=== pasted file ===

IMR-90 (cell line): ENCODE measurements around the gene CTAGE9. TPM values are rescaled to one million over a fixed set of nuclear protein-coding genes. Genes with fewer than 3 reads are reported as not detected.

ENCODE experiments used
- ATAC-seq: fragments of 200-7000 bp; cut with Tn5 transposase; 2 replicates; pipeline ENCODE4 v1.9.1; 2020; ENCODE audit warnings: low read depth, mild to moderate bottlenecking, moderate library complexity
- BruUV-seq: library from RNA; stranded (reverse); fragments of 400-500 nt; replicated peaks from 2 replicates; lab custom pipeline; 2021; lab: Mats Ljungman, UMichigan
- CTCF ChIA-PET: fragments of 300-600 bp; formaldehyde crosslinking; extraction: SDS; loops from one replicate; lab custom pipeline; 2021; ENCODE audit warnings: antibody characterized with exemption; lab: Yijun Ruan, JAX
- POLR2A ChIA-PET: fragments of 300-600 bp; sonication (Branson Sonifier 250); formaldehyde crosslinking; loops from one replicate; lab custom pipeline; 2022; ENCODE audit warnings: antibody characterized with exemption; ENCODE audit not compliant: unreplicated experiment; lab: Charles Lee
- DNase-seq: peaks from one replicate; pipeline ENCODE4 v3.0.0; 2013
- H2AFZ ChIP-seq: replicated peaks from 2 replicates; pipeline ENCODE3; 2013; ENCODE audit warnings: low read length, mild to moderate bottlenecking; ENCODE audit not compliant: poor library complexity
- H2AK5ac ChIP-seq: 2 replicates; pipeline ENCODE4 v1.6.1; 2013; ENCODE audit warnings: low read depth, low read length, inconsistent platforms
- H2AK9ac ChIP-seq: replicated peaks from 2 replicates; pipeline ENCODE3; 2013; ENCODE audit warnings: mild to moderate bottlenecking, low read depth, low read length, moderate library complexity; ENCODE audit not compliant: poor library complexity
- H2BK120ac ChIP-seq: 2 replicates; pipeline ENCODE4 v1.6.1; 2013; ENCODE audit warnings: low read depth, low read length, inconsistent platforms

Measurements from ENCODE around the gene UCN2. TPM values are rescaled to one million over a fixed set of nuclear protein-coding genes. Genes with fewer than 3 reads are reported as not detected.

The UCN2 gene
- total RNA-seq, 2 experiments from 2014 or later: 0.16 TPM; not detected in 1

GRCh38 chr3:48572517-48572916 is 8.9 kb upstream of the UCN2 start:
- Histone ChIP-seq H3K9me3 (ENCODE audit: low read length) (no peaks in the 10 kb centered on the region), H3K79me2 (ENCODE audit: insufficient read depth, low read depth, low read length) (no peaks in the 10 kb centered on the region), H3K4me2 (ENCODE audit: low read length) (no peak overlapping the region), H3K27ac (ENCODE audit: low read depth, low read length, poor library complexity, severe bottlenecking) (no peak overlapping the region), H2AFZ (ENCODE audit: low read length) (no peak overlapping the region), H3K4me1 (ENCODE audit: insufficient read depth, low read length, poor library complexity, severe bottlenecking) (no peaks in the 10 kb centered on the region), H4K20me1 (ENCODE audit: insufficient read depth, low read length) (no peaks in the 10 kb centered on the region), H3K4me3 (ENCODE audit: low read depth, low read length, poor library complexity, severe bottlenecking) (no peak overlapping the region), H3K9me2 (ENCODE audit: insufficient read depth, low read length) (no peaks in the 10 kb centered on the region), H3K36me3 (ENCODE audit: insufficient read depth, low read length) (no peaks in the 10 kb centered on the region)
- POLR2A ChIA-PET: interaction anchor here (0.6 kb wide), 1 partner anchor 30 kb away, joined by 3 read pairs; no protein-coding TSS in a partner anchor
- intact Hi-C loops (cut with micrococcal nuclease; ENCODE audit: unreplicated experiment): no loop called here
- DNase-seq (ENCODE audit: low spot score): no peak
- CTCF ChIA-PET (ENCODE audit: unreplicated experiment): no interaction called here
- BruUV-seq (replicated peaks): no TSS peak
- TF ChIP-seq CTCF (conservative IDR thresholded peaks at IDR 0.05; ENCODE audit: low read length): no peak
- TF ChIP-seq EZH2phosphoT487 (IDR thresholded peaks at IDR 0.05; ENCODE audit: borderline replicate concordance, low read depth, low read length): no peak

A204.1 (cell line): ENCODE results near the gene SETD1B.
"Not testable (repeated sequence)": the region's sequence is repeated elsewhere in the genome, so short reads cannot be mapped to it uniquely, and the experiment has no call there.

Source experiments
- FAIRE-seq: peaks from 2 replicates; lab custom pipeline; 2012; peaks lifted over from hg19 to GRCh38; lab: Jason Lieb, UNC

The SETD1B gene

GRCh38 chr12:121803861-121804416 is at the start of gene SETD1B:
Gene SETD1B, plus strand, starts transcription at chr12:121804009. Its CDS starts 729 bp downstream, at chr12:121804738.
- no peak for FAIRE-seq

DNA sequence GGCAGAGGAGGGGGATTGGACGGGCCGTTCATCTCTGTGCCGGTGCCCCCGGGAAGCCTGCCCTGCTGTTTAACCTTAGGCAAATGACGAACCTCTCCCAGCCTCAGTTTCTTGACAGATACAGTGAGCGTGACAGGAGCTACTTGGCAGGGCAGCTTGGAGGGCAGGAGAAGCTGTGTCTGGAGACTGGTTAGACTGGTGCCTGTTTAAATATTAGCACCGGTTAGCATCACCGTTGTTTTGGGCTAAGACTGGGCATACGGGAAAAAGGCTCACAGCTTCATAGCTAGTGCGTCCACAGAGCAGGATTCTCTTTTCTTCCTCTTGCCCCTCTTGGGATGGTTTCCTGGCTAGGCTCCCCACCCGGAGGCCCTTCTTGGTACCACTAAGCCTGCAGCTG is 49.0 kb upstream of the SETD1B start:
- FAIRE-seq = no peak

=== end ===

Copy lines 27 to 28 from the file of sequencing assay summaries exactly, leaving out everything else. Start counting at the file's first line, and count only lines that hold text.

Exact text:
- FAIRE-seq: peaks from 2 replicates; lab custom pipeline; 2012; peaks lifted over from hg19 to GRCh38; lab: Jason Lieb, UNC

The SETD1B gene